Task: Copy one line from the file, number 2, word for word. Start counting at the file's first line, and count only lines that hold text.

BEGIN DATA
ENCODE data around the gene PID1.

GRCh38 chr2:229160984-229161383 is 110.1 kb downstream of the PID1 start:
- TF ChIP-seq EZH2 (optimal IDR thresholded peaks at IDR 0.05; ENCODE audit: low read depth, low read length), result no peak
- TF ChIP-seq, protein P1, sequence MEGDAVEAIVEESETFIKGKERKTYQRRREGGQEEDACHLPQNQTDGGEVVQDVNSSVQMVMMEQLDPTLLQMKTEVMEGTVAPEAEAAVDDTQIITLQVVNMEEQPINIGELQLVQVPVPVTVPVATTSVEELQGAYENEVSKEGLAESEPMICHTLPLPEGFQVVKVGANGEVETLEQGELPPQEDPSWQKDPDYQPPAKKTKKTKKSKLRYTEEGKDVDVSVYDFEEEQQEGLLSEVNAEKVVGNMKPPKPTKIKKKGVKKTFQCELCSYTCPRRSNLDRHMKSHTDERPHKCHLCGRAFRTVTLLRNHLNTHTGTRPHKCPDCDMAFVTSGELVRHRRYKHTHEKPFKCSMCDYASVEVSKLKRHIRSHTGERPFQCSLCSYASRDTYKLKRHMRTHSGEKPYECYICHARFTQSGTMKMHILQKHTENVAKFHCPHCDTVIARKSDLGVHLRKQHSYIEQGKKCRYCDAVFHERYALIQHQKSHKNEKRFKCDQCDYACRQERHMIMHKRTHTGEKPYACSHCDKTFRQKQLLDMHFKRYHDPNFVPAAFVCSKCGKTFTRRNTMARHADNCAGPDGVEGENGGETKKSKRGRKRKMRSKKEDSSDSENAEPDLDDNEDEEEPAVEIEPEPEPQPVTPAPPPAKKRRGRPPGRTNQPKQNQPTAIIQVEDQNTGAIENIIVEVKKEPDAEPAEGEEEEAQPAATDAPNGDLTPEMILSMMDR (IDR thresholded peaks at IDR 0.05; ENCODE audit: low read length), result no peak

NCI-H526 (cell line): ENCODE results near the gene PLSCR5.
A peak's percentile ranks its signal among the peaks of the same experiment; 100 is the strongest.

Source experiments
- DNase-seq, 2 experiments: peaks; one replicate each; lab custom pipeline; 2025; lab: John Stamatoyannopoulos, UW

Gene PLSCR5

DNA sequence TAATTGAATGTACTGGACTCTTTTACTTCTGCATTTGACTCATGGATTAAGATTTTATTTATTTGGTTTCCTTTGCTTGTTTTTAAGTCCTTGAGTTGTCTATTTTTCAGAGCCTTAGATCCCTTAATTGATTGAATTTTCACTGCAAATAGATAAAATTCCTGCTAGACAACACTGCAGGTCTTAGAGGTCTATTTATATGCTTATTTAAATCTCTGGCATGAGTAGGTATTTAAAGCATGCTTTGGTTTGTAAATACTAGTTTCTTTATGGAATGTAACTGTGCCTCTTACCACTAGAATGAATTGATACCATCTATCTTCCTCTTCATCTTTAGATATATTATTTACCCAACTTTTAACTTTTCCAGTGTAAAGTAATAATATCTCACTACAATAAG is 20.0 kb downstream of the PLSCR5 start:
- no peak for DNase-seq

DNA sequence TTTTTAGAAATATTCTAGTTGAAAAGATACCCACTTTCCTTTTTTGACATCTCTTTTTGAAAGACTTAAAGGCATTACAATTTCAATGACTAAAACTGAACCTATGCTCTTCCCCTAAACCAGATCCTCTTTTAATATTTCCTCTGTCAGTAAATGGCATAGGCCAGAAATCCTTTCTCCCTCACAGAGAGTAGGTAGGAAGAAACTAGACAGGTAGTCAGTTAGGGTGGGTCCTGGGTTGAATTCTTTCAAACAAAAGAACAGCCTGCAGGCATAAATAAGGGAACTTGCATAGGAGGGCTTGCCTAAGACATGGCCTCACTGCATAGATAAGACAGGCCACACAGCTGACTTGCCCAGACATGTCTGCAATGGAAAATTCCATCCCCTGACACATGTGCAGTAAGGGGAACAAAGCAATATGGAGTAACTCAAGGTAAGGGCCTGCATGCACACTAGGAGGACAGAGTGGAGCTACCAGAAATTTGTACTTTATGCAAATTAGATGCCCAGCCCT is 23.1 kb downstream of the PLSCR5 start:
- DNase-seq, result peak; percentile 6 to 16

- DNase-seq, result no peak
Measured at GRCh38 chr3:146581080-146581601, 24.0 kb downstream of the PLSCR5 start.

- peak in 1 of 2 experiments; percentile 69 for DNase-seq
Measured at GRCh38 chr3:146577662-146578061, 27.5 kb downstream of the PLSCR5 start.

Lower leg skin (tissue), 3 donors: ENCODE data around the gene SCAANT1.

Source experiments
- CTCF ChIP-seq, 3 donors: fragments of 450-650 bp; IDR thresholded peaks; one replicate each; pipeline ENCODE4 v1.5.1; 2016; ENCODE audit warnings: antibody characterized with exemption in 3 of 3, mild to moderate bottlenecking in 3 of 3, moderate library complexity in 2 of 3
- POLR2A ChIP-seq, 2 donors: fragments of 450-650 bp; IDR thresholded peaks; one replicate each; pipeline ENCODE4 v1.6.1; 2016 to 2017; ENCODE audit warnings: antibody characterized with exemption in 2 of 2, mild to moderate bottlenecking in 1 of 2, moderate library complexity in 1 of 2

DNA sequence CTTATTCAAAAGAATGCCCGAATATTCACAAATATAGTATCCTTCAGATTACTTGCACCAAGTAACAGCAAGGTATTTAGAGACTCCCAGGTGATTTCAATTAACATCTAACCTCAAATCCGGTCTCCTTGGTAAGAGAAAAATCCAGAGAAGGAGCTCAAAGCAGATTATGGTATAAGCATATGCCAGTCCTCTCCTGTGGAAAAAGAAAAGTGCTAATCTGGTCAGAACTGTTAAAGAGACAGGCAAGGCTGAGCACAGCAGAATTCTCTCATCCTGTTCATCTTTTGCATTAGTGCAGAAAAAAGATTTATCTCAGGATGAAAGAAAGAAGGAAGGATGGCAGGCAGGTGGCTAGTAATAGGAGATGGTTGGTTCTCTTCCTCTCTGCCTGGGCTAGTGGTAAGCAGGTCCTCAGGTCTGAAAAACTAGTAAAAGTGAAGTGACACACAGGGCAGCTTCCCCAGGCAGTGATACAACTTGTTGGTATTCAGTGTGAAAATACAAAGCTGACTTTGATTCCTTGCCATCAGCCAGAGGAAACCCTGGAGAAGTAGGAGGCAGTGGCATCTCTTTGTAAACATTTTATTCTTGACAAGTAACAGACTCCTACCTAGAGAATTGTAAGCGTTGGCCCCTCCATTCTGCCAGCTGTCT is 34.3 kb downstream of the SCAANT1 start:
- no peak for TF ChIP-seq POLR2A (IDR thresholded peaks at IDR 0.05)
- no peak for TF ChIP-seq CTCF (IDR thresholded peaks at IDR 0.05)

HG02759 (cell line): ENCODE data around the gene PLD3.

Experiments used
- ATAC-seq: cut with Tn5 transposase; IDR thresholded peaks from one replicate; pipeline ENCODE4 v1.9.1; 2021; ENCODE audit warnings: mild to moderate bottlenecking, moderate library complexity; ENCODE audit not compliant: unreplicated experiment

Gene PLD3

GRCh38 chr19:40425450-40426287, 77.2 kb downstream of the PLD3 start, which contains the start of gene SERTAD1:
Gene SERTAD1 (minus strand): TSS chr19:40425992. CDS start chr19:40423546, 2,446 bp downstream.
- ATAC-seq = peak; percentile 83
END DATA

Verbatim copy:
GRCh38 chr2:229160984-229161383 is 110.1 kb downstream of the PID1 start: